The firm which runs most trains in Scotland will raise peak fares such as a season and Anytime tickets in January by 2.5 per cent - the current Retail Price Index (RPI) inflation rate.
Off-peak fares, such as cheap day returns, will remain unchanged.
This contrasts with an average 3.5 per cent fare increase in England and Wales, including cross-Border operators East Coast, Virgin Trains, CrossCountry and First Transpennine Express.
This will affect passengers travelling with them between Scotland and destinations such as London and Birmingham.
The English operators will also be permitted to increase some fares by up to 5.5 per cent so long as their overall rise remains at 3.5 per cent.
The annual fares increases are calculated using an established formula based on July’s RPI inflation figure, which was announced today by the Office for National Statistics.
Watchdog Passenger Focus said it hoped the UK Government would step in to cap the increase to the inflation rate, as it did last year.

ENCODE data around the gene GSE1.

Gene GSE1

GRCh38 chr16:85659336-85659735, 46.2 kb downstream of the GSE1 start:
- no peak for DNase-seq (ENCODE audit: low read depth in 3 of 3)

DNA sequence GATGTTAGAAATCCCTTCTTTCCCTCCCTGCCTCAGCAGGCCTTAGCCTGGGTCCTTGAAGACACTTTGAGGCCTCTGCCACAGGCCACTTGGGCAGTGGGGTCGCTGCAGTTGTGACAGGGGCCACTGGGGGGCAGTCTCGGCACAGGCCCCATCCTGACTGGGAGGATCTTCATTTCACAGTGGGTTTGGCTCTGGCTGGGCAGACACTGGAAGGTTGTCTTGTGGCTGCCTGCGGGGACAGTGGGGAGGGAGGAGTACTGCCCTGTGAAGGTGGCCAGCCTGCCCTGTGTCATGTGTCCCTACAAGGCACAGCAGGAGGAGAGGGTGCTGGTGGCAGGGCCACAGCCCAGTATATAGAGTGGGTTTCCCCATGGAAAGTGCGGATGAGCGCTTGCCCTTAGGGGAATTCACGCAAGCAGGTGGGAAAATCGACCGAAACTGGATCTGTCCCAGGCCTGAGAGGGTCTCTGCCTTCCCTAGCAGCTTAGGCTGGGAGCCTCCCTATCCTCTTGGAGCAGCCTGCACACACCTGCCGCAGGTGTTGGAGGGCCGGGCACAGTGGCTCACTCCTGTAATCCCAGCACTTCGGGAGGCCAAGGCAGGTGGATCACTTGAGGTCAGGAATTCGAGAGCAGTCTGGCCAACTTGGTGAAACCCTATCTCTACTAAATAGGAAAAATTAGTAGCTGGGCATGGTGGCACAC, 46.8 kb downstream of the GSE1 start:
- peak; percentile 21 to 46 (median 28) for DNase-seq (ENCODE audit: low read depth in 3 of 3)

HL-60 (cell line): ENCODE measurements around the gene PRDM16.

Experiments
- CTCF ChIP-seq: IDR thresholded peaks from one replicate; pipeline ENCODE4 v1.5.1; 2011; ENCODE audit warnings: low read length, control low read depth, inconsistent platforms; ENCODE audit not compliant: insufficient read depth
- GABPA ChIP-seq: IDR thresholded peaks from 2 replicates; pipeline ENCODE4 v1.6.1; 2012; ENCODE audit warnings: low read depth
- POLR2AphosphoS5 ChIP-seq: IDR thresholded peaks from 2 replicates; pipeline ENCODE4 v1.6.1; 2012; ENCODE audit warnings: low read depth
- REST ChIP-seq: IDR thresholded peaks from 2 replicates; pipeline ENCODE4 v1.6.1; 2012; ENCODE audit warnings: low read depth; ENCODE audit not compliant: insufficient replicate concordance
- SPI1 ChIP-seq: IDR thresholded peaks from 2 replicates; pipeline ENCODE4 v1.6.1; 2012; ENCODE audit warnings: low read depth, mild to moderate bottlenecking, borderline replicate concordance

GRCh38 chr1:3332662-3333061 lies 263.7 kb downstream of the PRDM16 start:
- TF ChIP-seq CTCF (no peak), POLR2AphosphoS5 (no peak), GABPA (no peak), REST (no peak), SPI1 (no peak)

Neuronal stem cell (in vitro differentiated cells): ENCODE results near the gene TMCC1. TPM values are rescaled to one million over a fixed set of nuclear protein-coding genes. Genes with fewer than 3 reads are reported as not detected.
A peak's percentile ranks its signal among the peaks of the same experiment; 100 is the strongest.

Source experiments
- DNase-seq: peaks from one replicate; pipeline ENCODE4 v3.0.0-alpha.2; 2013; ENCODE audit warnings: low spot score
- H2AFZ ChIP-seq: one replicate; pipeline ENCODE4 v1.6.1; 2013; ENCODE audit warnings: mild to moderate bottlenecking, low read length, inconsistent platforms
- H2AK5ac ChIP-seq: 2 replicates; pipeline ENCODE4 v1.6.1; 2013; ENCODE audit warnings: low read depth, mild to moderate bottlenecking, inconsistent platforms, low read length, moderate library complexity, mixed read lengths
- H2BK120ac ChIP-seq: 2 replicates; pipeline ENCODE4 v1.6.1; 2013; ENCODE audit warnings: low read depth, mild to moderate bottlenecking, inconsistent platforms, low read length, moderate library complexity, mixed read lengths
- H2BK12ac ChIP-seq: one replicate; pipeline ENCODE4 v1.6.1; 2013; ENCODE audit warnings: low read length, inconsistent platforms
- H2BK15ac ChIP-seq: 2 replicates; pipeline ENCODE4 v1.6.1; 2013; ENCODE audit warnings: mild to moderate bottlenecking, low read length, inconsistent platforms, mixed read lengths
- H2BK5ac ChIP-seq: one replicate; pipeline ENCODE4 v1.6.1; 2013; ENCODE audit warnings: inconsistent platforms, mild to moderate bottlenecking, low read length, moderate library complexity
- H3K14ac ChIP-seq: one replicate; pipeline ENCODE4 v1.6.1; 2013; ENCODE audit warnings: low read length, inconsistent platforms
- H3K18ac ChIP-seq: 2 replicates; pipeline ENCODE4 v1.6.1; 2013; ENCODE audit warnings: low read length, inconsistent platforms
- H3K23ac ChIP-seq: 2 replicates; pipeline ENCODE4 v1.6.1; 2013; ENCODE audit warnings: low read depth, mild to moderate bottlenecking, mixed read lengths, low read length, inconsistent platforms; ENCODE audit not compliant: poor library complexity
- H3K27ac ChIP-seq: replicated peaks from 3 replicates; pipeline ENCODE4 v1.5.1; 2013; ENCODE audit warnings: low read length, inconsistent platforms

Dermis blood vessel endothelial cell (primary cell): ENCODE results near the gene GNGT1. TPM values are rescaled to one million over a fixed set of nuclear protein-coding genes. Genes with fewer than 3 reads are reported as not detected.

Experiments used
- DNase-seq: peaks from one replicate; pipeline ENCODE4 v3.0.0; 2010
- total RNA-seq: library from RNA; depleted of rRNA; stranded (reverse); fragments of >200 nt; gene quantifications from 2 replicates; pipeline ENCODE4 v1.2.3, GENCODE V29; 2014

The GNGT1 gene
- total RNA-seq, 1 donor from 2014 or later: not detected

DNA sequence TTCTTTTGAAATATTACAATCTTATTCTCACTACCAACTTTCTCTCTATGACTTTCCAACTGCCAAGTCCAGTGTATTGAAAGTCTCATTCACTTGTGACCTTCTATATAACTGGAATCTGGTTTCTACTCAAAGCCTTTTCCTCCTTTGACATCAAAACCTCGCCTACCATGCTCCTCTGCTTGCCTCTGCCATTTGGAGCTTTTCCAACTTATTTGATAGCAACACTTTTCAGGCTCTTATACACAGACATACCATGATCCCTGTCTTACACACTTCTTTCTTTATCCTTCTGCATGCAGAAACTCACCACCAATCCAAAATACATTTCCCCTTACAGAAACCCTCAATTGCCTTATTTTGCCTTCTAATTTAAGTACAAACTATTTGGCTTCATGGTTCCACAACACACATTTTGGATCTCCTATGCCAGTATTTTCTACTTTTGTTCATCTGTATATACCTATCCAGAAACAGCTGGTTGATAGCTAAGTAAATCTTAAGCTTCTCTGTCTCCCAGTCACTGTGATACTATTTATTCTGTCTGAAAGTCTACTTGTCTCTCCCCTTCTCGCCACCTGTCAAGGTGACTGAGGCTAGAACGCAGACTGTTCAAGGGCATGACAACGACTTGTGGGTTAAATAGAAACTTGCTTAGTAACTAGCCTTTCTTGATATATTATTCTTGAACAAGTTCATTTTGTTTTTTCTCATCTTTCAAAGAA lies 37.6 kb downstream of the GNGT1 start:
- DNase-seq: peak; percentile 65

The Scottish Government, which is in charge of the ScotRail franchise, has decided to peg fares to encourage more train travel, which is already at record levels of some 85 million journeys a year.
A ScotRail spokeswoman said, “Fares for four in 10 journeys will be frozen in Scotland.
“There will be no rise for off peak fares in January.
“Peak-time increases will be limited to inflation, 1 per cent below similar fares south of the Border.
“This means that, overall, our fare increases will be below inflation at a time when energy and fuel costs are rising much faster than RPI.”
The Scottish Government said the fares caps would continue into the next ScotRail franchise, which starts in April.
Its spokeswoman said: “We are committed to ensuring rail fares are affordable across Scotland for all - for fare-payers and for taxpayers.
“That is why we have capped regulated ScotRail fares increases in the next franchise period at the level of the RPI and off-peak regulated fares increases will be capped at 1 per cent below RPI.”